Facilitating Online Communities

Gabriela Sellart's weekly work on the course

Sep 1


clipped from groups.google.com

Somehow, for Communities of
Practice to be ‘successful’, we need to encourage learners to develop
an attitude where they value their own thinking and believe that it
deserves to be shared with others

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Several things I liked of John’s post. First of all, the somehow, I guess he doesn’t say somehow out of lack of knowledge on the how, rather, on the contrary. I don’t think there is a magic formula to encourage the development such an attitude, so you have to use all your resources. What I mean is: if this fails, try that.

Secondly I liked the choice of the word attitude. Attitude is related to action, and it’s attitude what moves us to communicate. Moreover, it’s a person’s attitude what we first notice about them. It’s people’s attitude rather than knowledge what creates links within a community.

And finally, believe that it deserves to be shared.I think belief is related to validation and it is sharing our thoughts the way we validate them.

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Aug 25
“The role of the Facilitator could be that of providing the atmosphere where members can optimally interact with one another (i.e., with as many members) and subsequently benefit according to their own needs.” Still learning… «

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Aug 19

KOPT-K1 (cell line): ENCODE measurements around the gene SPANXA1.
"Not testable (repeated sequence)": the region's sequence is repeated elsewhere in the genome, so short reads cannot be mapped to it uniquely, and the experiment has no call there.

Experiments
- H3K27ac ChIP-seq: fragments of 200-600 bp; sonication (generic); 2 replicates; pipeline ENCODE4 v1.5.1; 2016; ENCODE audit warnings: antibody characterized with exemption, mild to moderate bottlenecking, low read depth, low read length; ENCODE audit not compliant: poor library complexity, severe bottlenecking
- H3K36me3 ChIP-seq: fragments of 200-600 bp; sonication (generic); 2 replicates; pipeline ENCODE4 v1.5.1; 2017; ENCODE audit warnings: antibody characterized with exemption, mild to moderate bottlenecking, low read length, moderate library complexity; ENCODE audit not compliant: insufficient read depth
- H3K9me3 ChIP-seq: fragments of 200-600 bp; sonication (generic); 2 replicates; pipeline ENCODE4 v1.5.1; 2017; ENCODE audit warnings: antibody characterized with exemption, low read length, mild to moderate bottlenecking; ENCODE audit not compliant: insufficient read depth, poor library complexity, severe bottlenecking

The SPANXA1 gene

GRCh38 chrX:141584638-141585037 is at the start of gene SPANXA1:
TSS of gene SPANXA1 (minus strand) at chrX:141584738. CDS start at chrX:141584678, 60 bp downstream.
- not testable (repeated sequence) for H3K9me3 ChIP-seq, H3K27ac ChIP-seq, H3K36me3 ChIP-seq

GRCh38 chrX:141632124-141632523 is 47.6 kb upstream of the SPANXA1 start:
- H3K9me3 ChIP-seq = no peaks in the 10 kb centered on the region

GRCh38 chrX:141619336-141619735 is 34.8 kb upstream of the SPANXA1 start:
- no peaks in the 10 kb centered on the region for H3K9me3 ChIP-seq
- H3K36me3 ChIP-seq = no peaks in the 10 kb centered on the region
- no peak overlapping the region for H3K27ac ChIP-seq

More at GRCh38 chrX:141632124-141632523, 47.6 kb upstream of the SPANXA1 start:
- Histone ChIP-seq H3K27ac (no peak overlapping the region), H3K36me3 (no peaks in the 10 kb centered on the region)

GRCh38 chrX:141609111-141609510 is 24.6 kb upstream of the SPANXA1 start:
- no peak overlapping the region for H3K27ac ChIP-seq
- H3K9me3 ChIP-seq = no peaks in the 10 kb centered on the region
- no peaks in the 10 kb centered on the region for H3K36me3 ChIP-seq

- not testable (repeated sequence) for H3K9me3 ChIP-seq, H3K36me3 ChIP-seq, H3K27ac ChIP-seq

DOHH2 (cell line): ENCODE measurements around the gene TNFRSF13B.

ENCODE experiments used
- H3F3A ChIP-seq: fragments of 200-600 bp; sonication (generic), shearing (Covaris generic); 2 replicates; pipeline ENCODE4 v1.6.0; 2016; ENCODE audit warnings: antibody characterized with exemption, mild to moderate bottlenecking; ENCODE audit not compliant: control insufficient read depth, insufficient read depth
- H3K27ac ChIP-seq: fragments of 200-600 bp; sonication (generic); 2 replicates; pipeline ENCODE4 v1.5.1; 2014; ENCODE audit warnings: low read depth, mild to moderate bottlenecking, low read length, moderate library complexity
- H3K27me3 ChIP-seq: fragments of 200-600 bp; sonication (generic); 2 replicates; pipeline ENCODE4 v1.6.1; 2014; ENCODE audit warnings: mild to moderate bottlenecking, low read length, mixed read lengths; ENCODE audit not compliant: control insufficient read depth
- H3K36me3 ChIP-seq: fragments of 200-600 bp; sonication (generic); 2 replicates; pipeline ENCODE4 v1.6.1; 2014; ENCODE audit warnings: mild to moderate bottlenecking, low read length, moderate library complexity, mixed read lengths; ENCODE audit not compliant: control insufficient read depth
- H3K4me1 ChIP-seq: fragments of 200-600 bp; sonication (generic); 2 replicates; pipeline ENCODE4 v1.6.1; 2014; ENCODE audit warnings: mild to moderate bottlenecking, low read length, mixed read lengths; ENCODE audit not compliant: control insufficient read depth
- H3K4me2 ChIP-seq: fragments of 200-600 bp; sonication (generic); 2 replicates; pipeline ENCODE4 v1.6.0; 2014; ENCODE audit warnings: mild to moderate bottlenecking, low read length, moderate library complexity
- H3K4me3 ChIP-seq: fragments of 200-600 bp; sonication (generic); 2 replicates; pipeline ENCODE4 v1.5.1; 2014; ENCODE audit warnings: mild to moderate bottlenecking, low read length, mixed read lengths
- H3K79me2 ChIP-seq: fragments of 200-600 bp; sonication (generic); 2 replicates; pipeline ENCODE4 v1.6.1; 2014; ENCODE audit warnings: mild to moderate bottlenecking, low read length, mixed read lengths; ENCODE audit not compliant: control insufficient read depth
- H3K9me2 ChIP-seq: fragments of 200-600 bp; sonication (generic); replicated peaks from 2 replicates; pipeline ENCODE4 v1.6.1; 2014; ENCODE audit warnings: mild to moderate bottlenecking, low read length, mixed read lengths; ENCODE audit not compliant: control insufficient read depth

Questions to Questions

clipped from wikieducator.org

Many people either don’t understand the differences, or too easily confuse the different roles of a facilitator, moderator and teacher. Some teachers believe that teaching is an act of facilitation. Some facilitators see their main role as moderating discussion and keeping order. Over these two weeks we will consider the differences in these three roles and attempt to describe situations where they might be mutually exclusive from one another.

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Before reading, even before thinking.

When does the act of teaching compromise the role of a facilitator of an online community?

If a facilitator just explains, shows, demonstrates.

When does the act of moderating online discussion compromise the role of a facilitator of an online community?

If a facilitator interferes in a participant’s contribution without providing a meaning for this interference.

When does the act of facilitation compromise the role of a teacher or moderator in an online community?

A feature I think both teachers and moderators have in common is the power to set limits. Does a facilitator limit participants in any way?

When are these three roles appropriate in an online community?

Is it apropriate/desirable/useful/essential for the same person to assume these three roles? Or is it just the opposite?

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Undefined definition

So what’s an online community? The question has been spinning in my head for two weeks. Actually, that’s not the only question that has kept me musing. But what’s an online community is what I’m supposed to have answered by now.

I thought that would be very easy. Had I written this post two weeks ago I would have been able to provide a definition. Yes, that’s what happens when you start to learn. You doubt.

First of all, what is a community?